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Publication numberUS2895618 A
Publication typeGrant
Publication dateJul 21, 1959
Filing dateDec 30, 1955
Priority dateDec 30, 1955
Publication numberUS 2895618 A, US 2895618A, US-A-2895618, US2895618 A, US2895618A
InventorsNathan Joseph D
Original AssigneeNathan Joseph D
Export CitationBiBTeX, EndNote, RefMan
External Links: USPTO, USPTO Assignment, Espacenet
Apparel hanger spacer
US 2895618 A
Abstract  available in
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Claims  available in
Description  (OCR text may contain errors)

y 1959 J. D. NATHAN 2,895,618

APPAREL HANGER SPACER Filed Dec. 30, 1955 IN V EN TOR.

APPAREL HANGER SPACER Joseph D. Nathan, Worcester, Mass. Application December 30, 1955, Serial No. 556,731 1 Claim. (Cl. 211-123) This invention relates to a new and improved apparel hanger spacer which is very simple and easy to use and fits any size rack already in place, and it serves the purpose of providing a support for equal spacing of hung garments holding the same at equal intervals and keeping the clothing and garments in an orderly manner on racks in stores or in the house; and it provides for quick and easy moving and shifting of the garments from one location to another along the rod without the necessity of lifting the hooks oil the clothes-hangers but providing for movement of the garments merely by pushing the clothes-hangers along the rod provided with the invention.

Other objects and advantages of the invention will appear hereinafter.

Reference is to in which Fig. 1 is a view in elevation showing the invention in place on a clothes or closet rod;

Fig. 2 is a similar view but greatly enlarged and partly in section with the clothes rod omitted;

Fig. 3 is a plan view still further enlarged; and

Fig. 4 is an end view showing the invention applied to the usual tubing provided for hanging garments on racks in stores or in closets, etc.

In carrying out the present invention, there is provided an elongated shell-like member generally indicated at which may be conveniently made of metal, plastic, or other suitable material. This shell is made in a concavoconvex form slightly greater than the section of a semicircle as shown in Fig. 4, so that it is tightly but removably and resiliently applied to a conventional clothes pole or rod 12. This shell may be made in any convenient length as desired.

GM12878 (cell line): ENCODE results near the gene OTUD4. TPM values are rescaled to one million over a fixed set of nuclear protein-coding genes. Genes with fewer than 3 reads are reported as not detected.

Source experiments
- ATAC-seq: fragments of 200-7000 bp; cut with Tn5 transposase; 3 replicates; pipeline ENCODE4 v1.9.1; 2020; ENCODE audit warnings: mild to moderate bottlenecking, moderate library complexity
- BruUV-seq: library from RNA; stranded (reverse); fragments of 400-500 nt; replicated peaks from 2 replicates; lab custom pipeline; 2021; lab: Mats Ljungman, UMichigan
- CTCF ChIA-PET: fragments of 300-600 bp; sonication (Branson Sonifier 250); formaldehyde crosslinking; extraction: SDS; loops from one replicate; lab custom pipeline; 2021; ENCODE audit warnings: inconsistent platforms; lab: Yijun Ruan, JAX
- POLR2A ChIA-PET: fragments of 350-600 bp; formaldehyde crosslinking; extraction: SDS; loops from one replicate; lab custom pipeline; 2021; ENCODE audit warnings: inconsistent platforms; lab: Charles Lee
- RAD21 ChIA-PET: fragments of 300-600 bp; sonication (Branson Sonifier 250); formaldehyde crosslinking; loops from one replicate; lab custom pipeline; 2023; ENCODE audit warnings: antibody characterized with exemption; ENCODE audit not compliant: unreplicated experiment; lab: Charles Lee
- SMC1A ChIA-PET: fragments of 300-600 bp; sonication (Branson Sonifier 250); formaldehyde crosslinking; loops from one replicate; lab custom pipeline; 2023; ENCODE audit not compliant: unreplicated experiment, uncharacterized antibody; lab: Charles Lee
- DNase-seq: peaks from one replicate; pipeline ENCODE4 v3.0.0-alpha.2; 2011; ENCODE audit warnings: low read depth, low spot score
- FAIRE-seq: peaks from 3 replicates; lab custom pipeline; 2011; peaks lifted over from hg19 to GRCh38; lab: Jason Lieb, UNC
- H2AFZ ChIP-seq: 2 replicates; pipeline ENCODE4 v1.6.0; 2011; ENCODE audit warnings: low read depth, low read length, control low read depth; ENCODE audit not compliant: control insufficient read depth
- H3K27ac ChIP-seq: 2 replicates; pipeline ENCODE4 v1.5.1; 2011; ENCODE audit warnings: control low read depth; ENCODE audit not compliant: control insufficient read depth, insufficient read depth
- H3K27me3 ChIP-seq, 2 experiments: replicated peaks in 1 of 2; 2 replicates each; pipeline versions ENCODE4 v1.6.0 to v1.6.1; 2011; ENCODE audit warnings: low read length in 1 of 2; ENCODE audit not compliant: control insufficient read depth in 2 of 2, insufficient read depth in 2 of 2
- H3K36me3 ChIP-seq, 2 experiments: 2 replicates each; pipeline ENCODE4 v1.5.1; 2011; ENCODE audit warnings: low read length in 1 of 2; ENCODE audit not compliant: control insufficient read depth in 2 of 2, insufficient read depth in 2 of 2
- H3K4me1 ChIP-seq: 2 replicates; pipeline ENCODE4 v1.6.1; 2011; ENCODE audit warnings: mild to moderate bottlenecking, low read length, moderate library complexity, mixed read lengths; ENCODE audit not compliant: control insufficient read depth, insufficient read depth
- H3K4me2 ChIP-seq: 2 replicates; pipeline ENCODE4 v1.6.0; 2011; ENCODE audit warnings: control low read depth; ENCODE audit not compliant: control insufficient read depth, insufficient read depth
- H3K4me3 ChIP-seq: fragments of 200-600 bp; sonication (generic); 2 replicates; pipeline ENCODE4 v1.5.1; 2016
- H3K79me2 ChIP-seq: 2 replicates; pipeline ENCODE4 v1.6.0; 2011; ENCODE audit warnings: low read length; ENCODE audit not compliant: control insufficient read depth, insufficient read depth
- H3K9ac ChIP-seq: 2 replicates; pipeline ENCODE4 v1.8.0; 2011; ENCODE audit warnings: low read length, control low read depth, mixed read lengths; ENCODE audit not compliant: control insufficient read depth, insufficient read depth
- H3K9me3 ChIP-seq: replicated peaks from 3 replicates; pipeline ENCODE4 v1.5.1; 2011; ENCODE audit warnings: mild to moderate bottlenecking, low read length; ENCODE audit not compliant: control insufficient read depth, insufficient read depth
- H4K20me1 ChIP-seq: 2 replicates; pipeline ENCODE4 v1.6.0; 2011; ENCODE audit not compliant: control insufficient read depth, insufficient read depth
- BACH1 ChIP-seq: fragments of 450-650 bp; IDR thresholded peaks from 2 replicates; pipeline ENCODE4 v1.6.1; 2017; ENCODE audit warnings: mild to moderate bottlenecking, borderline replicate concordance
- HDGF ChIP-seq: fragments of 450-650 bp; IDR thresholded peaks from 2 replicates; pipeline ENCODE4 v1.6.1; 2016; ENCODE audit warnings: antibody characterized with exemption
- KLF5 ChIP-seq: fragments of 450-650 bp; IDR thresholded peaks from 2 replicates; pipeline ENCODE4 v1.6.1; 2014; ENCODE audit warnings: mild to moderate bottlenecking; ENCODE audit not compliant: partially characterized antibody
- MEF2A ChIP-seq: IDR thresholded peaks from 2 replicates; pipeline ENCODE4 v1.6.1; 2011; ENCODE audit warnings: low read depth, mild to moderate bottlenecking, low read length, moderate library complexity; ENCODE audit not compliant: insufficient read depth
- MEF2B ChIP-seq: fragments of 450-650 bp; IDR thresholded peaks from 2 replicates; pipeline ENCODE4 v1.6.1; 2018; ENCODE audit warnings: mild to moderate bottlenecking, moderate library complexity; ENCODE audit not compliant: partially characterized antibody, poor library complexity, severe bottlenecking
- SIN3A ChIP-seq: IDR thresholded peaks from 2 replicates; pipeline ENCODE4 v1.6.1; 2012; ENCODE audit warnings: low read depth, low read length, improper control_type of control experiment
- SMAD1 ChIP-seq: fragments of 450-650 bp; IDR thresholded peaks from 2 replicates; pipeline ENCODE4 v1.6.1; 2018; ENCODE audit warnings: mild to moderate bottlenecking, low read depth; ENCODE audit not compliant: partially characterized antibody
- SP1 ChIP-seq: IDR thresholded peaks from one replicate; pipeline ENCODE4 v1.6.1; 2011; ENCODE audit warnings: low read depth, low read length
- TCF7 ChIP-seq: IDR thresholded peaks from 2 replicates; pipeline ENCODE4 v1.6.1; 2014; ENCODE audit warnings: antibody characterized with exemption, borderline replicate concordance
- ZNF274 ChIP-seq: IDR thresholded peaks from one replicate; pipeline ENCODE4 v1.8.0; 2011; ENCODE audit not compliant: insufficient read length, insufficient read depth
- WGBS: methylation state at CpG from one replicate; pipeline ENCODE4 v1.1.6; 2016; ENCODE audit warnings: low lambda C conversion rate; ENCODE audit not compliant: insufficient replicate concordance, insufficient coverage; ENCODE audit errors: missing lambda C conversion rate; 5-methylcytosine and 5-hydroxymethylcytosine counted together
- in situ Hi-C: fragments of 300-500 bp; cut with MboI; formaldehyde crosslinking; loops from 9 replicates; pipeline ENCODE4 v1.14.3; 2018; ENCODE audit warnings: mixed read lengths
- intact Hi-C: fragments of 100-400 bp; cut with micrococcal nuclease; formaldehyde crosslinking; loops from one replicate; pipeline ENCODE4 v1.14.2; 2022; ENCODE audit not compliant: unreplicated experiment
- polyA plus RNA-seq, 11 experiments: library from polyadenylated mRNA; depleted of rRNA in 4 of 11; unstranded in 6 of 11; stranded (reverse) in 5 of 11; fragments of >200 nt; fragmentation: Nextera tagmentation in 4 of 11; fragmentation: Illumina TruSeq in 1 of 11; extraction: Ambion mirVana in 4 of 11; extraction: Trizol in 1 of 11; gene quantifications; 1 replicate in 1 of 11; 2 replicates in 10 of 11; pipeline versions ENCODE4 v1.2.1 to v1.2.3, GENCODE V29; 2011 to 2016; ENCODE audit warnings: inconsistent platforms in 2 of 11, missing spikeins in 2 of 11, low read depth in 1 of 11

The shell is provided centrally and longitudinally thereof with a long series of outstanding sections or protuberances, each of which is substantially pyramidal in shape. As seen particularly in Figs. 2 and 3, each of the protuberances is provided with fore-and-aft inclined surfaces which are here indicated at 14 and 16 and each inclined surface 16 is separated from the adjacent surface 14 in the next pyramidal protuberance by means of a transverse trough-like depression 18 which is preferably concavo-convex in section but of less than semi-circular extent.

The shell member according to the present invention and as described in manufactured by deforming or pressing the metal to provide the series of protuberances and interspersed depressions, it being noted that the depressions 18 being substantially transverse serve to separate and are themselves spaced by the pyramidal protuberances described.

In the use of the device, a length of shell described is snapped down upon the clothes-rod or pole, leaving the protuberances extending upwardly. Then the clotheshangers, with clothes applied, are disposed with the be had to the accompanying drawings,

Patented July 21, 1959 ice hooks of the hangers in the depressions 18 and it will be seen that this construction holds the hangers evenly spaced. The pyramidal protuberances may be provided of any dimension desired as a greater number of lightweight dresses, for instance, could be neatly hung on a rod than the number of heavy overcoats. In the latter case, the protuberances would be made in elongated form.

In any event, the clothes thus supported are held evenly and neatly spaced without being crowded in certain locations and too widely spaced at another location. When the clothes after some time becom'e disarranged, as for instance in a clothing store where the goods are inspected by prospective customers, etc., it is a simple matter to re-arrange the clothes once more in even, neat condition merely by pushing the hangers along the rod and clicking them into individual depressions 18; and this is provided for by the inclined surfaces 14 and 16 without which the hangers and clothing will tend to resist manual rearrangement.